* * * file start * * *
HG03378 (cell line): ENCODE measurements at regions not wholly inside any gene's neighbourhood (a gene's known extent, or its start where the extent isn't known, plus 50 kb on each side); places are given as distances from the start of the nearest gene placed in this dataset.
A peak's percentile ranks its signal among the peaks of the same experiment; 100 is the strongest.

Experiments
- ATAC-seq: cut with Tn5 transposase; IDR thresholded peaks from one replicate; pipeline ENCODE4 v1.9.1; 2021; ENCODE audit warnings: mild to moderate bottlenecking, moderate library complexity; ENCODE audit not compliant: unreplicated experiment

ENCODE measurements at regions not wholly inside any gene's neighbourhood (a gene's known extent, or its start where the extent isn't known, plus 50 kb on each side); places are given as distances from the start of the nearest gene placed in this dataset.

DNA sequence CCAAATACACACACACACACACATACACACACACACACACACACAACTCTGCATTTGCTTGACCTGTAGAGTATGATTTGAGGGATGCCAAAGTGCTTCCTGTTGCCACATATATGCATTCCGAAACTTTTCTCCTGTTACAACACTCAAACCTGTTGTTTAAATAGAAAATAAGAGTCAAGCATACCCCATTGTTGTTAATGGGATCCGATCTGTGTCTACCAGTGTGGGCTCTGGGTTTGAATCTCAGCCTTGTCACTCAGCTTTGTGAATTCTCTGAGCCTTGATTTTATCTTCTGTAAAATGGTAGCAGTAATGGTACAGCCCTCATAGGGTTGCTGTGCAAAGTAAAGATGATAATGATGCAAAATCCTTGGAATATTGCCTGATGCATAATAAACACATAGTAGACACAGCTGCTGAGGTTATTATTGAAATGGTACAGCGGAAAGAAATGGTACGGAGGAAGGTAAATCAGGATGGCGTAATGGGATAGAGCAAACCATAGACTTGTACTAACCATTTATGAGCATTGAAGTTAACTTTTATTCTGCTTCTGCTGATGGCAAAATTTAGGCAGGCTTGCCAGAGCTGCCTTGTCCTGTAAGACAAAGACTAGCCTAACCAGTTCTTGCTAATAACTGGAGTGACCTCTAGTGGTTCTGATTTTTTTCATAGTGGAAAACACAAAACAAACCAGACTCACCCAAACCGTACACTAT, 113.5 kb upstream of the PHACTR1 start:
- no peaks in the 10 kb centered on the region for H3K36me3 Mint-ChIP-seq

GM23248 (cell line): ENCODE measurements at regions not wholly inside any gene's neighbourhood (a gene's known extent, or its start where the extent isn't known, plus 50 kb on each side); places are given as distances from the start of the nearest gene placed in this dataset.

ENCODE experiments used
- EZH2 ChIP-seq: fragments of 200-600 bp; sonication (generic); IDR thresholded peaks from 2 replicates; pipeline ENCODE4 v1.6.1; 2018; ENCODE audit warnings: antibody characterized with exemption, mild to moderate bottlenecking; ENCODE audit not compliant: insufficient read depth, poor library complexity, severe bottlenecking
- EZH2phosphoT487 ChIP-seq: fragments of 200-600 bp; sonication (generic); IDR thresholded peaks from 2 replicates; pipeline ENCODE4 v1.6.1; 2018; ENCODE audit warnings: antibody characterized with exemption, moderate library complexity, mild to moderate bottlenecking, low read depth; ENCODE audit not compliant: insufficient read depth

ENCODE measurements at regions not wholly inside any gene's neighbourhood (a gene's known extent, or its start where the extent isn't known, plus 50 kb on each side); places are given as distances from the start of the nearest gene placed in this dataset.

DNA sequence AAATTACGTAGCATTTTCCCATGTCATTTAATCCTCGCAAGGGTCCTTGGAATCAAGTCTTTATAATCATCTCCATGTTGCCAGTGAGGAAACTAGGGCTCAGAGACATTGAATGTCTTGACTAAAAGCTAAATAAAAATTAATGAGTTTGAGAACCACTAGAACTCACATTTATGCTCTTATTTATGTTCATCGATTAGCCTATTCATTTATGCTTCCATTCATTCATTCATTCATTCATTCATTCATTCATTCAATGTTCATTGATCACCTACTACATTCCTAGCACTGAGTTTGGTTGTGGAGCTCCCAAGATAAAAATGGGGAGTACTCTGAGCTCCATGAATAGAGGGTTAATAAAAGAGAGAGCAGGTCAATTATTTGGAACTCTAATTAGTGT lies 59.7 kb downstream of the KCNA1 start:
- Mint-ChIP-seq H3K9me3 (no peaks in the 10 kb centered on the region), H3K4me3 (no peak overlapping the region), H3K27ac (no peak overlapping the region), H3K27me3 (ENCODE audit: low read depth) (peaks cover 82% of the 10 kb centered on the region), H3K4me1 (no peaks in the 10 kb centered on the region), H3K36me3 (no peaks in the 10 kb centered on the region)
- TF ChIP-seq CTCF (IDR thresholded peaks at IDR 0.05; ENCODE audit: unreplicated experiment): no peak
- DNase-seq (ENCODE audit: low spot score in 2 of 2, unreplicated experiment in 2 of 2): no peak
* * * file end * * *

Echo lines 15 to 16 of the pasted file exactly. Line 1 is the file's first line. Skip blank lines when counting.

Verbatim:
- TF ChIP-seq CTCF (IDR thresholded peaks at IDR 0.05; ENCODE audit: unreplicated experiment): no peak
- DNase-seq (ENCODE audit: low spot score in 2 of 2, unreplicated experiment in 2 of 2): no peak